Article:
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CUs committed to DEI, concerned with ‘one-size-fits-all’ proposals

first_img ShareShareSharePrintMailGooglePinterestDiggRedditStumbleuponDeliciousBufferTumblr The credit union system has a shared commitment to advancing diversity and inclusion, but has concerns about proposals that would require employment diversity data from all institutions regardless of size, CUNA wrote to the House Financial Services Subcommittee on diversity and inclusion Wednesday. The subcommittee conducted a hearing discussing diversity and inclusion (DEI) accountability at large banks.The House Financial Services Committee also released a report in conjunction with the hearing that evaluates bank and savings and loans holding companies with more than $50 billion in assets. However, CUNA is concerned that the legislative recommendations and proposed bills stemming from the report would apply to all financial institutions regardless of their size.“While the Committee has fashioned its data reporting, public disclosure, and board diversity requirements based on an assessment of the practices and resources of institutions with $50 billion or more in assets, credit unions have an average of $286 million in assets by comparison,” the letter reads. “Currently, the median number of assets under a credit union’s management is $35 million. Thus, credit unions have significantly less resources to accomplish diversity and inclusion initiatives than large banks and, accordingly, should not be judged using identical assessment criteria or subjected to identical obligations.” continue reading »last_img read more

Ken in secret pow-wow with 30 top developers

first_imgTo access this article REGISTER NOWWould you like print copies, app and digital replica access too? SUBSCRIBE for as little as £5 per week. Would you like to read more?Register for free to finish this article.Sign up now for the following benefits:Four FREE articles of your choice per monthBreaking news, comment and analysis from industry experts as it happensChoose from our portfolio of email newsletterslast_img

Brewers stun Dodgers early, extend NLCS with 7-run outburst in Game 6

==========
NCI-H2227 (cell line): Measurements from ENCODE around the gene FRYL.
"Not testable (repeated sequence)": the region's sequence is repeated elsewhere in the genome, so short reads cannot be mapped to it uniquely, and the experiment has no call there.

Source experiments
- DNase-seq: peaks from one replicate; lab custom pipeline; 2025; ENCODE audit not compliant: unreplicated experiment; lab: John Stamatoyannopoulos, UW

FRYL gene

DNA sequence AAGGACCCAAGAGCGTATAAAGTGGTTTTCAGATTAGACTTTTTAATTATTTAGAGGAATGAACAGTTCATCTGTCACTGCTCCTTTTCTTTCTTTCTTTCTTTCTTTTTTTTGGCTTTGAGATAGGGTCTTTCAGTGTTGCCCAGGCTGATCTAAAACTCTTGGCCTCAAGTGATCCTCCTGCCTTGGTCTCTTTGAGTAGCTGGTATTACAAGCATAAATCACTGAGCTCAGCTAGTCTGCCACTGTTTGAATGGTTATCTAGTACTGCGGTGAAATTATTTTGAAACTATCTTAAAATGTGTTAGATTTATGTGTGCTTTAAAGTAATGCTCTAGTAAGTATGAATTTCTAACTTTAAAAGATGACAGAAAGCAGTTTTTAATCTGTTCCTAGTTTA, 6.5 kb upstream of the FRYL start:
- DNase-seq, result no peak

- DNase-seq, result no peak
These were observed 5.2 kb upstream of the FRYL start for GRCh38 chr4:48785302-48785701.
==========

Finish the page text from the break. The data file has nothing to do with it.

first_img Dodgers’ Max Muncy trying to work his way out of slow start When Freese hit a home run against Wade Miley to begin Friday’s game, the Dodgers seized an early 1-0 lead. After Aguilar’s double into right field scored Cain and Braun in the bottom of the first inning, the Dodgers trailed 2-1. They never led again.“Aggie’s hit … you couldn’t describe it as any bigger,” Brewers manager Craig Counsell said. “It lifted the roof off the plate. The rest of the game, whenever we got a scoring situation, it got loud, and I thought it helped us. It put a crazy amount of energy in the dugout and made it a lot of fun.”“You can feel that as a player,” Moustakas said. “You feed off it.”Related Articles Dodgers hit seven home runs, sweep Colorado Rockies Cody Bellinger homer gives Dodgers their first walkoff win of season MILWAUKEE — A glass pedestrian walkway connects the Riverside Theater to a commercial building across the street on the bank of the Milwaukee River. The timing of this weekend’s featured concert made for an interesting juxtaposition: A “Let’s Go Brewers” banner hung in the glass walkway, while “Three Nights With Widespread Panic” was spelled across the theater’s marquee.By beating the Dodgers 7-2 in Game 6 of the National League Championship Series on Friday night, the Brewers canceled the first night of widespread panic across Southeast Wisconsin.It was a breakout performance that could have come sooner, but not any later, for the Brewers’ withering offense. Jesus Aguilar and Mike Moustakas doubled against Dodgers starter Hyun-Jin Ryu. Lorenzo Cain, Erik Kratz and Orlando Arcia all singled. Ryan Braun walked. And that was just the first inning.“One (run) would’ve been great. Two would’ve been awesome. To put up four right there gives us a little confidence,” Moustakas said. How Dodgers pitcher Ross Stripling topped the baseball podcast empire center_img Milwaukee sent nine batters to the plate in the first inning, six more in the second, and had turned the lineup over twice by the end of the third. Ryu’s day ended there, the Dodgers trailing 5-1.It was reminiscent of the Brewers team that averaged 4.6 runs per game in the regular season. It was not reminiscent of anything the Dodgers had seen to this point in the postseason. After they scored 16 runs in the first five games of the NLCS, the Brewers’ seven-run outburst amounted to an ambush.“To score four right there was very encouraging,” Braun said. “Inspiring to us for the rest of the game.”Perhaps the announced crowd of 43,619 at Miller Park thought they had seen this play before.The Brewers were trailing the St. Louis Cardinals 3-2 in the 2011 NLCS when that series shifted back to Milwaukee for Game 6. David Freese hit a home run in the first inning for the Cardinals, who eliminated the Brewers with a 12-6 win. Aguilar was a one-man wrecking crew, going 3 for 4 with two doubles and three RBIs. Counsell stuck with his best hitter, Christian Yelich, in the number-2 spot in the lineup despite a .150 batting average in the series. Yelich’s second-inning double was his first extra-base hit in the series. Cain and Braun each finished 2 for 4, and every starting position player reached base at least once.Now the more pressing historic parallel stretches to October 1982, when only two men on the Dodgers’ roster were alive.The Brewers lost the first two games of the best-of-five American League Championship Series that year to the Angels before the series shifted back to Milwaukee. Back-to-back wins pushed the series to a do-or-die Game 5 at County Stadium. After eight innings Milwaukee led 4-3, needing three outs to clinch a trip to the World Series.The Brewers’ owner, Bud Selig, was still clutching a pair of cigars in the ninth inning for good luck when Rod Carew grounded out to end the game, and the series.“The place was rocking,” Selig recalled.So it was again Friday. Game 7 is Saturday. Fire danger is on Dave Roberts’ mind as Dodgers head to San Francisco Newsroom GuidelinesNews TipsContact UsReport an Errorlast_img read more